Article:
Skip to content

Make Smart Choices

Glass of soda with straw

Sports drinks and diet soda can cause rampant tooth decay, thanks to the artificial sweeteners that they contain.

Some of the foods and drinks that we consume each day may be things that we consider safe or healthy for us. Unfortunately, they may hide ingredients that can damage your tooth enamel.

Making smart choices about your daily diet can help you live healthier and reduce your risk of tooth decay.

Your Teeth Are What You…Drink

Liquids can be especially harmful to your mouth, mostly because they have easy access to just about every surface area that there is. The deep grooves and pits easily collect sugars and acids that begin eating away at your tooth enamel.

Which drinks are the worst? It might surprise you, but sports drinks and diet soda can cause rampant tooth decay, thanks to the artificial sweeteners that they contain.

Even common drinks like coffee and tea can cause dry mouth, due to their caffeine content. Dryer mouths are more prone to cavities, making the cycle continue. Don’t forget alcohol consumption. The sugars may stay on your teeth all night long if you don’t brush before bed, and the adult beverages also increase your risk for oral cancer.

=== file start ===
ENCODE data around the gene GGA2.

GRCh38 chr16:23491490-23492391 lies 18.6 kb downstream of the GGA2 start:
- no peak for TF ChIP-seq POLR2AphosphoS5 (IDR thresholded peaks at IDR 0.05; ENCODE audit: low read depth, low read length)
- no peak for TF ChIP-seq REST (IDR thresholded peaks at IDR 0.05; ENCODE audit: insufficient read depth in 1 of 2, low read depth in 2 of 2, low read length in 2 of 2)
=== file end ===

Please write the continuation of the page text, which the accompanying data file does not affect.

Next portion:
A Sticky Situation

Sticky foods, even if regarded as “healthy,” will cling to your teeth for an extended period of time. Dried fruits are one example. Although they are high in fiber, the stickiness allows natural sugars to have prolonged contact with your teeth. Potato chips aren’t very sticky, but their starch content can cause plaque to stick to your teeth for hours after you eat them.

Prevention Is Important

From time to time, we’re all going to enjoy foods like these. Cutting them completely out of your diet may not be an option, but they can be limited. If you do enjoy a diet soda, rinse your mouth thoroughly with water afterward. Trail mix? Keep a toothbrush handy afterward.

Regular [preventive] care appointments help us identify weak areas of tooth enamel before they become too significant. Fluoride may be necessary to help reverse initial damage in its early stages. Schedule your cleaning and exam every six months to maintain strong, healthy teeth.

Add Your Comment (Get a Gravatar)

Get a Gravatar! Your Name


Your email address will not be published. Required fields are marked *.

    Search by Zip Code

    Search by Zip Code